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PAUL CAREY has more information on Project Encore, a website and movement dedicated to getting works that have already been premiered a second hearing. I heard about this project a few years ago and think it’s great. Even when a work is favorably received, sometimes it doesn’t easily get performed again.

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PAUL CAREY discusses MusicSpoke on his blog: “We let the composers control their own music. Since we are a marketplace and not a publisher, the composers retain their copyrights. If we use Paul’s $1 analogy, [click here for that discussion in an earlier blogpost] we give the composers 70 cents of every dollar instead of 10 cents. We are using the 30 cents that we keep to maintain the marketplace and promote the composers through advertising and conferences.

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PAUL CAREY CONTINUES On the Music Publishing Industry: “We realized that together we could afford channels of visibility, marketing, and advertising that would be too expensive for each of us individually. We decided to have a joint web site with a joint catalog and links to our individual web sites, all tied together with a unified visual style. Purchases are done on our individual web sites, which makes our financial arrangements easier to handle than having a joint business model.

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PAUL CAREY: Music Publishing Trends, Continued with an article by Fahad Siadat: “The reason I started See-A-Dot Music Publishing was because I saw a need for a different kind of publisher, one who partners with an artist to help their career grow and provides a well curated resource of quality music to ensemble leaders. It’s important to understand publishers don’t serve composers, we serve conductors.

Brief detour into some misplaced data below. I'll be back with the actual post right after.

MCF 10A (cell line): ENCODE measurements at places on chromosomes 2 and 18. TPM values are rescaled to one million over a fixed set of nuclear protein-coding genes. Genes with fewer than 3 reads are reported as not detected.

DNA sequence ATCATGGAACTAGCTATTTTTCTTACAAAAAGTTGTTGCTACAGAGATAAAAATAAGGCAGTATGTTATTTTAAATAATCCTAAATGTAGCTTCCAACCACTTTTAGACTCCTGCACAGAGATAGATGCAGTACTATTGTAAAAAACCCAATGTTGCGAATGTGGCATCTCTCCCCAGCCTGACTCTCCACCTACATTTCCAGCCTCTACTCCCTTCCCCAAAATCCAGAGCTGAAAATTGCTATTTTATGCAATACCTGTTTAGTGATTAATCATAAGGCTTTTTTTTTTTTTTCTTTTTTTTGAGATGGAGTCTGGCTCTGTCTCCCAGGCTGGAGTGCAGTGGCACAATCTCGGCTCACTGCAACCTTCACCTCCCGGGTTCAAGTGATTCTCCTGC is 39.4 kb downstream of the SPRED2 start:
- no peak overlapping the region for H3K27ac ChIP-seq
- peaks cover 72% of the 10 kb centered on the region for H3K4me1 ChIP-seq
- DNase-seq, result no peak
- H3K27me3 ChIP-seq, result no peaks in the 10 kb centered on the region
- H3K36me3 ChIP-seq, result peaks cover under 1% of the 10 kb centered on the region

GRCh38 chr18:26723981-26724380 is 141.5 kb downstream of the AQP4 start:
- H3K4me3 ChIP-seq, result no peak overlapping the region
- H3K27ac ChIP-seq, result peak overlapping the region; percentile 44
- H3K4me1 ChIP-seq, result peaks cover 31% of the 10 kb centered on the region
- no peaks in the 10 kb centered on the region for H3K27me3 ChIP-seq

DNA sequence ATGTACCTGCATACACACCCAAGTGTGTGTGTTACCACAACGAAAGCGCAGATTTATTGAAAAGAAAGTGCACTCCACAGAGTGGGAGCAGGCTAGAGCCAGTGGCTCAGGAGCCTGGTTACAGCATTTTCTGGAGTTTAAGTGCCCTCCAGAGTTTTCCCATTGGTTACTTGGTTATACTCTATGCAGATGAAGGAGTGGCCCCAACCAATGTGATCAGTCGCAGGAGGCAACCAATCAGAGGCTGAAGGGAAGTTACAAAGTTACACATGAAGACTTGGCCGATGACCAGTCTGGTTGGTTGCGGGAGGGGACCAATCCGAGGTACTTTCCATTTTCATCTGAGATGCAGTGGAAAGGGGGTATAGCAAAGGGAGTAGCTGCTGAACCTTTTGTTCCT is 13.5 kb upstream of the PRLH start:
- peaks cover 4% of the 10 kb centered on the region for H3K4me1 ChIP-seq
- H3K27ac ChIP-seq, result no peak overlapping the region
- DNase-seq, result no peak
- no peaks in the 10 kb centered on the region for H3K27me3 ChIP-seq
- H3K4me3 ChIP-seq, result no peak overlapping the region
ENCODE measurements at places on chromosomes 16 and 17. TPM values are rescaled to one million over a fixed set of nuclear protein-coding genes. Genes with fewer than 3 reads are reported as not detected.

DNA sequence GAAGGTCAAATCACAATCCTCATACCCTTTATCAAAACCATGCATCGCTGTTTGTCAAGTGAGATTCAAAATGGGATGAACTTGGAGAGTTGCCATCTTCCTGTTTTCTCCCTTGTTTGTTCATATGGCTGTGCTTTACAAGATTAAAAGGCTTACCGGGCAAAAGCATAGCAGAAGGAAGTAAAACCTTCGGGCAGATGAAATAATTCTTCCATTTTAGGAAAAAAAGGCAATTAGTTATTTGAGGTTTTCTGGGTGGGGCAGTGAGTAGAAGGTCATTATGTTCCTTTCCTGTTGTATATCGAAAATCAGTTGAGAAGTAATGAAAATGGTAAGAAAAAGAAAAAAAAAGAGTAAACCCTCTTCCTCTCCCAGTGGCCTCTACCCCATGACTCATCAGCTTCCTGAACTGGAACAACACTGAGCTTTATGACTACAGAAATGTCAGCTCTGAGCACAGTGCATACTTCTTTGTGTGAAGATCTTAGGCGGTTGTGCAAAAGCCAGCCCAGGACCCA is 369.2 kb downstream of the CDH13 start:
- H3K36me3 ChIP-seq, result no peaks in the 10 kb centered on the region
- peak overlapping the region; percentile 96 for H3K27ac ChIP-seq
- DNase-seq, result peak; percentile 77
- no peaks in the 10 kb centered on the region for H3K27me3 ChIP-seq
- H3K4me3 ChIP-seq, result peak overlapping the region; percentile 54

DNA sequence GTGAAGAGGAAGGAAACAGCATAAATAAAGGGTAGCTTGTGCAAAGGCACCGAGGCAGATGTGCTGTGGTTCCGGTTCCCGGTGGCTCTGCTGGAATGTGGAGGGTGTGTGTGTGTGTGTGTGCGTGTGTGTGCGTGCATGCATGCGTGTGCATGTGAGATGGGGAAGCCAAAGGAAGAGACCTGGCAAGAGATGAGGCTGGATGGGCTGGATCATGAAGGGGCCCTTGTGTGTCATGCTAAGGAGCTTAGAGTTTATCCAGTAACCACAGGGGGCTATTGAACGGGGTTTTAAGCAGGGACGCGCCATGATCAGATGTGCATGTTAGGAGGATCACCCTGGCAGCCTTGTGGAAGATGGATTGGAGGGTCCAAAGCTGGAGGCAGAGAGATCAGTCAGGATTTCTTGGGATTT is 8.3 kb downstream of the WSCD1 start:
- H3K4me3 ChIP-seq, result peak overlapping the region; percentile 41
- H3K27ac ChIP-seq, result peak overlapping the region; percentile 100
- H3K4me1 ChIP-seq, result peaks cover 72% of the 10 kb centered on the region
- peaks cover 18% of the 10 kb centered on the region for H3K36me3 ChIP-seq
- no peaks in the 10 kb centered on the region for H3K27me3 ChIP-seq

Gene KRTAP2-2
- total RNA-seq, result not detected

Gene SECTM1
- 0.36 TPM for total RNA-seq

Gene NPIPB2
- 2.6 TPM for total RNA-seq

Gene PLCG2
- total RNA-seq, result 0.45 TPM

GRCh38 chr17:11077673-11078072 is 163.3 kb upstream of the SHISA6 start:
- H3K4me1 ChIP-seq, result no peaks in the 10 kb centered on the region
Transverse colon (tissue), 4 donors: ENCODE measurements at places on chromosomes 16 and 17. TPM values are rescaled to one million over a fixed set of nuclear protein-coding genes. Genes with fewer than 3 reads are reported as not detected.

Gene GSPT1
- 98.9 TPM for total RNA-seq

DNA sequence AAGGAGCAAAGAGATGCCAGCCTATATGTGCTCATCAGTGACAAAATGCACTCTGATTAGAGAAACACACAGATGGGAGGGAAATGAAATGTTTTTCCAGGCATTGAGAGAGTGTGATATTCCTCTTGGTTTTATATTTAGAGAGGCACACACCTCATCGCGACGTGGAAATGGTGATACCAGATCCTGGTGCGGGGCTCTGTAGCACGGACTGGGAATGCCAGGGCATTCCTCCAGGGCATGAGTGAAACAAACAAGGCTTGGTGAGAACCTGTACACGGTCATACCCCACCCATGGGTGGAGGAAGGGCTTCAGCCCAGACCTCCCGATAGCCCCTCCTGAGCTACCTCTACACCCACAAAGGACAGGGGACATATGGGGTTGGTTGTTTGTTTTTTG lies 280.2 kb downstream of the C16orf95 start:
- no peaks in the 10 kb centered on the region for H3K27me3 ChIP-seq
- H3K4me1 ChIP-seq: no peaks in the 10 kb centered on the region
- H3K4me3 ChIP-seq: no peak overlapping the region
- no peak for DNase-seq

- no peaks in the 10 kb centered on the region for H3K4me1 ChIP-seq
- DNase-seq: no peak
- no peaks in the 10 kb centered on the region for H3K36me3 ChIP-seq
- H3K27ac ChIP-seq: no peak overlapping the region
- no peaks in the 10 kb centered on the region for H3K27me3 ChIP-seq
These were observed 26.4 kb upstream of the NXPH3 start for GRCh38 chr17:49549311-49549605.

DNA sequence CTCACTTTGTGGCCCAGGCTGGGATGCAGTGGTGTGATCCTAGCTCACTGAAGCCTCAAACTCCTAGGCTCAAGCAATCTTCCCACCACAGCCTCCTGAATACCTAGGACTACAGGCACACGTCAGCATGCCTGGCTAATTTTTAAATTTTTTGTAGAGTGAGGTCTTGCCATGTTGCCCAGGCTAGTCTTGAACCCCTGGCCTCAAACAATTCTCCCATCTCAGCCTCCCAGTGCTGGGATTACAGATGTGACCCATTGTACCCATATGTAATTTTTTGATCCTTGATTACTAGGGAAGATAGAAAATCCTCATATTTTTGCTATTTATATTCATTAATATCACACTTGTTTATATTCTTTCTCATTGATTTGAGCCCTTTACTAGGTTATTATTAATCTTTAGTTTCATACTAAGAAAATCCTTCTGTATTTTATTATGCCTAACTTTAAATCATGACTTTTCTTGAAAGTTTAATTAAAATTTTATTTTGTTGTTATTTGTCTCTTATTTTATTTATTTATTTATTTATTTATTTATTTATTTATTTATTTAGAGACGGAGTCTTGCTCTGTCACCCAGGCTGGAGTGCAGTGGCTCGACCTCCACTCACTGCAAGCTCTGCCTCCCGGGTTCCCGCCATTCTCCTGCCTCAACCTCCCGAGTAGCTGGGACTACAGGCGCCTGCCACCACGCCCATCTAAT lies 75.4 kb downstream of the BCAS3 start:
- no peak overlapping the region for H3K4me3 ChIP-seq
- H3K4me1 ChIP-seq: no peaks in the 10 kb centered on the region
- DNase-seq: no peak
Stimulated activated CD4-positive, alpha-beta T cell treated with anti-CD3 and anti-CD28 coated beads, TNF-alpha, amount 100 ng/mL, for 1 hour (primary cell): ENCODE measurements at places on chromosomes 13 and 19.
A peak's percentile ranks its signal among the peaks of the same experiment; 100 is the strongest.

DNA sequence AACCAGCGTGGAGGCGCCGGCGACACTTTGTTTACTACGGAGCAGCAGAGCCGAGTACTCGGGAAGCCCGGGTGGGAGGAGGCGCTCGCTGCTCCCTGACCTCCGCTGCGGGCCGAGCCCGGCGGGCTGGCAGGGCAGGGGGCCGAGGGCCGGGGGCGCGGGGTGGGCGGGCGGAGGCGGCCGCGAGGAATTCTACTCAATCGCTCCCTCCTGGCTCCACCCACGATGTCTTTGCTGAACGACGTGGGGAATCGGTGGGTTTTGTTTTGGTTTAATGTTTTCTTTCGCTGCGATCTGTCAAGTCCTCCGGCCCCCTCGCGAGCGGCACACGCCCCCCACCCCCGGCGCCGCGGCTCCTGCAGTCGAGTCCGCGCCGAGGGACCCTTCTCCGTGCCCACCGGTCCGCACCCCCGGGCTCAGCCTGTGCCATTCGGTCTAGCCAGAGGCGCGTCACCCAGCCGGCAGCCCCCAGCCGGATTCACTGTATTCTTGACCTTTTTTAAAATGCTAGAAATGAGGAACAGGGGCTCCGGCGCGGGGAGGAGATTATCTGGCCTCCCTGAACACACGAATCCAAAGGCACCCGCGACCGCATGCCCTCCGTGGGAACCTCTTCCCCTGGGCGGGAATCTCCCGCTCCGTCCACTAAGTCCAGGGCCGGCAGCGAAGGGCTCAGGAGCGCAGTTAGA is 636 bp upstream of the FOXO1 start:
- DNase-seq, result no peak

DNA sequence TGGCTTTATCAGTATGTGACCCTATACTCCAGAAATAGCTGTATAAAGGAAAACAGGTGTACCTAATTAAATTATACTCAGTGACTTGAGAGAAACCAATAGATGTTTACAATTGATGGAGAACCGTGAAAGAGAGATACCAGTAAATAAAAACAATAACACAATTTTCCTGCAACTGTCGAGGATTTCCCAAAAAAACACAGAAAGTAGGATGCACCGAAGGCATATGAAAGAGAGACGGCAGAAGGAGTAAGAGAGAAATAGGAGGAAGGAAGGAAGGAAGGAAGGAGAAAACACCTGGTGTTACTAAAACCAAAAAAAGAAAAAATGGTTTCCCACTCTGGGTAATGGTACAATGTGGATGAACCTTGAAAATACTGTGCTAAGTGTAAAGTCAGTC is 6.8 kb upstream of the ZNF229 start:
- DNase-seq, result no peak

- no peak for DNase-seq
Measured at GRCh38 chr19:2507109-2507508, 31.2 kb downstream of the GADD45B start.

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PAUL CAREY has started a series of posts on music publishing, starting with the old way:

The publisher would have to proof the scribbles of the composer (and I mean scribbles!) and then set about creating a layout, with EVERY ELEMENT then punched into a zinc metal plate, BACKWARDS for every page! Ponder that for a moment. Whether a simple little Schumann song, or a Dvorak string quartet, or Stravinsky’s Rite of Spring- everything was HAND PUNCHED by extremely diligent craftsmen onto metal plates, which then were sent to the printing presses. Think of the enormous variety of elements within a musical score- each note, beam, slur marking, each hairpin dynamic, each fermata, etched into a metal plate by hand! I think the younger you are, the more you may be unaware of how printing music used to be accomplished before computer engraving software such as Finale or Sibelius.  What we have with Finale now would seem like absolute wizardry to people from the past.

I’ve always agreed with the idea that “these are the good old days.”

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JOSHUA BRONFMAN shares Richard Hamming’s insights as to How to Win a Nobel Prize: “‘Transform isolated problems into general problems’ – I love this. Having problems with this student or this problem or finding this music. Find the answer, and allow the topic to open up into something new and broader.

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Choral Composer Stephen Paulus has died. I always appreciated his music and his thoughtfulness and had the chance to meet him on a couple of occasions. His music has such versatility and respect for the various text settings that he used.